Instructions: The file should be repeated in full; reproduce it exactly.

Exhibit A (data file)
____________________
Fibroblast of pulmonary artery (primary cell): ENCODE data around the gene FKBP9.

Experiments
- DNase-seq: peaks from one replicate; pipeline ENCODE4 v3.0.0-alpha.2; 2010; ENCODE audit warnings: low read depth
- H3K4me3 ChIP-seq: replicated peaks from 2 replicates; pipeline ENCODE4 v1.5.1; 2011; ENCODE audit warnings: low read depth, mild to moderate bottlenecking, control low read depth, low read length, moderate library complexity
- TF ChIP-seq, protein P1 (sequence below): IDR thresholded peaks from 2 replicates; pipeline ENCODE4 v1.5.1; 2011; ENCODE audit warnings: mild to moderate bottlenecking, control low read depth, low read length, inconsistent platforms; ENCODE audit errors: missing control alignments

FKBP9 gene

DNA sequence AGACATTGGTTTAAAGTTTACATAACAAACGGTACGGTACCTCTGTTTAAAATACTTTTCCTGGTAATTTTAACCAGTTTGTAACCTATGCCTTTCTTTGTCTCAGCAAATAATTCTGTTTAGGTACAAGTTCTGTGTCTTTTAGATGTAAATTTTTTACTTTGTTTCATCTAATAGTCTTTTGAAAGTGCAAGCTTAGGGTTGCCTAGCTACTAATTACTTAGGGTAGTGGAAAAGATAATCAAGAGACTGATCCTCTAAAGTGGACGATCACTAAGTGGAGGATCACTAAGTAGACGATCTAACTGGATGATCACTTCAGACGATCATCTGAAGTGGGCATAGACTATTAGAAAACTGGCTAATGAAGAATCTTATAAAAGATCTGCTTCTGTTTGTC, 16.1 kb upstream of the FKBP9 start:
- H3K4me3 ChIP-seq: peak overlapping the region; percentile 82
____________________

Fibroblast of pulmonary artery (primary cell): ENCODE data around the gene FKBP9.

Experiments
- DNase-seq: peaks from one replicate; pipeline ENCODE4 v3.0.0-alpha.2; 2010; ENCODE audit warnings: low read depth
- H3K4me3 ChIP-seq: replicated peaks from 2 replicates; pipeline ENCODE4 v1.5.1; 2011; ENCODE audit warnings: low read depth, mild to moderate bottlenecking, control low read depth, low read length, moderate library complexity
- TF ChIP-seq, protein P1 (sequence below): IDR thresholded peaks from 2 replicates; pipeline ENCODE4 v1.5.1; 2011; ENCODE audit warnings: mild to moderate bottlenecking, control low read depth, low read length, inconsistent platforms; ENCODE audit errors: missing control alignments

FKBP9 gene

DNA sequence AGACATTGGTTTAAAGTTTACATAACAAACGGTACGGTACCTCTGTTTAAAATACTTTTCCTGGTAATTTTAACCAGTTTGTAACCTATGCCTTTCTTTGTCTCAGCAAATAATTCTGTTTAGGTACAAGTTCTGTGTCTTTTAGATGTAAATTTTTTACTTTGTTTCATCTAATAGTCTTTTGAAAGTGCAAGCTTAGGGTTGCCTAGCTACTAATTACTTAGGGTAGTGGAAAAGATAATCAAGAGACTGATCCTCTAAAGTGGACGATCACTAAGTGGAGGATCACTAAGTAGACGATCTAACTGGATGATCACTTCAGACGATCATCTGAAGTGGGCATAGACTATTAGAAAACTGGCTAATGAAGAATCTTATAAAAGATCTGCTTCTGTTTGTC, 16.1 kb upstream of the FKBP9 start:
- H3K4me3 ChIP-seq: peak overlapping the region; percentile 82